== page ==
Having said all of that, what else does God say? Same-sex desires and behaviors are indeed sinful, as are many other desires and behaviors (such as alcoholism, cheating, theft, adultery, slander, gossip, etc.). However, God has a better, more life-giving, more comforting word to speak to all of us: He forgives us and restores us through His Son Jesus Christ.

Pastor Tom Eckstein expresses it well as he addresses those who wrestle with same-sex desires and behaviors:

If you are a person who bears the burden of homosexuality, you need to understand that when God uses Holy Scripture to show that your homosexual desire and behavior is sin, He does this because He LOVES you! God exposes your sin so that you can trust in Jesus, your Lord and Savior, through whom you are completely forgiven and holy in God’s sight—even as you continue to struggle with homosexual desires and behavior! In fact, once we are set free by the Gospel of Jesus Christ, we are then able to see God’s sexual laws as gifts from a loving Father (Bearing Their Burden: Speaking the Truth in Love to People Burdened by Homosexuality, p. 39, emphasis original).

The Gospel of Jesus Christ applies to all sinners, whatever their sinful desires and behaviors. By His resurrection, we get to live a new life. In our Baptism, we are called daily to drown the Old Adam “with all sins and evil desires” and daily to “arise to live before God in righteousness and purity forever” (Small Catechism, Holy Baptism).

Listen to my "Family Shield" interview with Dr. Beverly Yahnke on giving Gospel healing to those who struggle with same-sex attraction.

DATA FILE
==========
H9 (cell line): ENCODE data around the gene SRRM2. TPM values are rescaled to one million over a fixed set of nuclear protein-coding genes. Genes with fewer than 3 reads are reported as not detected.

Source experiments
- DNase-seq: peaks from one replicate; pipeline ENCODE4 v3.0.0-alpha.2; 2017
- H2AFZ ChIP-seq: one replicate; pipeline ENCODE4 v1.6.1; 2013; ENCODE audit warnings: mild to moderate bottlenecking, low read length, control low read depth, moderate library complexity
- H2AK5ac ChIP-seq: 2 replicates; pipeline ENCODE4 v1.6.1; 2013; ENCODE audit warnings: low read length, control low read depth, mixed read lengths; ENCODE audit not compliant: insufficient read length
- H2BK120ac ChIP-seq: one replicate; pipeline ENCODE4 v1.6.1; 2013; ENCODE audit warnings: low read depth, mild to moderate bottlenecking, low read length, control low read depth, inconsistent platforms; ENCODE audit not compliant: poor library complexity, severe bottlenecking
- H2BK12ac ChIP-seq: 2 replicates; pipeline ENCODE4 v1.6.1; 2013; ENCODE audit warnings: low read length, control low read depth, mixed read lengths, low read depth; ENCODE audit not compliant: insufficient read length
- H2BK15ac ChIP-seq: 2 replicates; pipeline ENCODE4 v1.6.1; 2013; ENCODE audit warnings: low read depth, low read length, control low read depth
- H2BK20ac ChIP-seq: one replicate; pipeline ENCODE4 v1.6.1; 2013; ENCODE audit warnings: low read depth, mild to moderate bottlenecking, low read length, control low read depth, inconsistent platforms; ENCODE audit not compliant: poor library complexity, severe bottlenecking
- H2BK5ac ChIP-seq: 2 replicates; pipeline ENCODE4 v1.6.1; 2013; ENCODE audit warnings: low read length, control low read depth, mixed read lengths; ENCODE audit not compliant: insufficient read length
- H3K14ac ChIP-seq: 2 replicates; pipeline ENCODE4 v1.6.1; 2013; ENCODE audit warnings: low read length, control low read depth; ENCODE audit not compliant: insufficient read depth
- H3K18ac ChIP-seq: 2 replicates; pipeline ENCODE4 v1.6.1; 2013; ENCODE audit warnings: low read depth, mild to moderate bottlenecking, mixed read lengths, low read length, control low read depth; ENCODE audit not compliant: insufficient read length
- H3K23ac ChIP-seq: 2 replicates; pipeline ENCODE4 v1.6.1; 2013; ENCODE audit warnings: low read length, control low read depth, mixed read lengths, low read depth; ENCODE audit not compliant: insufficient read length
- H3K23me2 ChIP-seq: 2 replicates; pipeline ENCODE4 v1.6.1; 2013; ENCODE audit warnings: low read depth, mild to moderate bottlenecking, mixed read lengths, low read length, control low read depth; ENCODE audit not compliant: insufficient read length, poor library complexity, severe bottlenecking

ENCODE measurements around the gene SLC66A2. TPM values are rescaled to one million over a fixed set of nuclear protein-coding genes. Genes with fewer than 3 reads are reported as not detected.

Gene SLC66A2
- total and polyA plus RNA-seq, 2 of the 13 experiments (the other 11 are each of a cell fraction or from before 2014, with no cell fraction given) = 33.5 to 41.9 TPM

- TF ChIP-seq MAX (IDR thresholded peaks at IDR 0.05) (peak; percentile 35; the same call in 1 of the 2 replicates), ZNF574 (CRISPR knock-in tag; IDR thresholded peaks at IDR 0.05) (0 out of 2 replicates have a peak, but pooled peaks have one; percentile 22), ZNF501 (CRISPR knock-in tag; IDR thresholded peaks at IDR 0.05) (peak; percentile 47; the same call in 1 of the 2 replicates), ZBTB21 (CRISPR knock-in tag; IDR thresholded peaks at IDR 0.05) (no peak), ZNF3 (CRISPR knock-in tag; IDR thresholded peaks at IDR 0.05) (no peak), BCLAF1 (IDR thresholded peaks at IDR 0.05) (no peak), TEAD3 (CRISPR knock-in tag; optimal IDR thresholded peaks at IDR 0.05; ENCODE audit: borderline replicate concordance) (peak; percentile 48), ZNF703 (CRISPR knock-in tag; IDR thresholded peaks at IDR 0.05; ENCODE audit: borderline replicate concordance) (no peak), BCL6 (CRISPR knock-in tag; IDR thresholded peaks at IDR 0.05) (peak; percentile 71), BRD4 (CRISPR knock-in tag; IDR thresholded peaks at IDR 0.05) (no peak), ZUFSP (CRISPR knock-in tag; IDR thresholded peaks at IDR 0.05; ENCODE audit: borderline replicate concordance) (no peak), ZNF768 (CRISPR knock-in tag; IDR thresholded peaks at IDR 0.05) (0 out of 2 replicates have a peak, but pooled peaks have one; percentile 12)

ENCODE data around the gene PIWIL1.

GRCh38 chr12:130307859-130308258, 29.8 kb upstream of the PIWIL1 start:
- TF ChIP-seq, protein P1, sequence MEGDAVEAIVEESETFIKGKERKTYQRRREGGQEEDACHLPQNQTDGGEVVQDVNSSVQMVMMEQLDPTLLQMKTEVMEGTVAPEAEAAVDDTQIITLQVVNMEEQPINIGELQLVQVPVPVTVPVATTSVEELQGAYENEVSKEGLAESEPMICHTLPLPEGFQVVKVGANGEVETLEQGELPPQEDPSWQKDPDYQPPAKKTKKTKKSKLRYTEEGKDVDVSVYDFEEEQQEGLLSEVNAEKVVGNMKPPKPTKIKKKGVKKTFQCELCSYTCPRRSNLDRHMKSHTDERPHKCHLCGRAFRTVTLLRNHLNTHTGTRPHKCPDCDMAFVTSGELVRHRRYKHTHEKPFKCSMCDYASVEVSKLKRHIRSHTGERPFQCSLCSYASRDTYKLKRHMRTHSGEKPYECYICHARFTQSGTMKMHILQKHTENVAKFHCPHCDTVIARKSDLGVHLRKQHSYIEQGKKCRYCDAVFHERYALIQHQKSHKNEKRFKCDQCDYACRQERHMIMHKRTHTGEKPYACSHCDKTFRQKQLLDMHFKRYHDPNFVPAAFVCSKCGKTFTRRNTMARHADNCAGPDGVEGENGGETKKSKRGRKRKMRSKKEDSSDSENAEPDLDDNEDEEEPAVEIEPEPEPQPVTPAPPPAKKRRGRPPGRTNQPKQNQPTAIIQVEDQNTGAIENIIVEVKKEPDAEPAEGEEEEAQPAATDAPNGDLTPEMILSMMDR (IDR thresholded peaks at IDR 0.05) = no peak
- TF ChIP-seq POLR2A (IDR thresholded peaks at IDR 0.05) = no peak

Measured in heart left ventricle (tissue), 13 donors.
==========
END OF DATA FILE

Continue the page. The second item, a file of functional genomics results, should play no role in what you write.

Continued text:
25 May 2015

Homily for the Day of Pentecost

"The Pentecost Harvest"
Acts 2:1-21 & John 14:23-31

Listen here.

If you want to know who the Holy Spirit is and what He does, don’t listen to the Pentecostals or the Charismatics. They get it all wrong. They insist that the Holy Spirit is somehow in business for Himself, making a name for Himself, doing His own thing, making us ooh and aah over unusual things like hearing unknown, babbling languages. Instead, if you truly want to know who the Holy Spirit is and what He does, listen to Jesus. He says, “The Helper, the Holy Spirit, whom the Father will send in My name, He will teach you all things and bring to your remembrance all that I have said to you.” No “Lone-Ranger” Holy Spirit there! With Father and Son, He is God, and He works in concert with the Father and the Son. And His number one work is to point you to Jesus.

Jesus also says, “When the Helper comes, who I will send to you from the Father, the Spirit of truth, who proceeds from the Father, He will bear witness about Me” (Jn. 15:26). The Holy Spirit is God, comes from God, and testifies about our Lord Jesus and His salvation. Jesus also says, “When the Spirit of truth comes, He will guide you into all the truth, for He will not speak on His own authority, but whatever He hears He will speak, and He will declare to you the things that are to come. He will glorify Me, for He will take what is Mine and declare it to you” (Jn. 16:13-14). Nope, no “Lone-Ranger,” independent contractor work for the Holy Spirit! Instead, He comes to guide you into the Truth—and Truth has a name; His name is Jesus. The Spirit takes the things of Jesus—His forgiveness, His life, and His salvation—and He declares them to you.

If you want to know what this Day of Pentecost is all about, again, don’t listen to the Pentecostals or the Charismatics. They focus on the out-of-the-ordinary “mighty rushing wind” and the “divided tongues as of fire”—as if we should expect those same spectacular things actually to benefit us in our normal, non-spectacular lives today. They miss the point! If you truly want to know what this Day of Pentecost is all about, listen to God in His Word.

This “Day of Pentecost” is also called “The Feast of Pentecost.” It comes straight from the Old Testament, and it reminds us of a festival, or feast, God gave for a fiftieth day (The word “pentecost” means fifty.). St. Paul speaks of questions of festivals and Sabbaths and then says, “These are a shadow of the things to come, but the substance belongs to Christ” (Col. 2:17). Just as the Holy Spirit does, those Old Testament feasts and festivals—including Pentecost—point us to Christ Jesus Himself.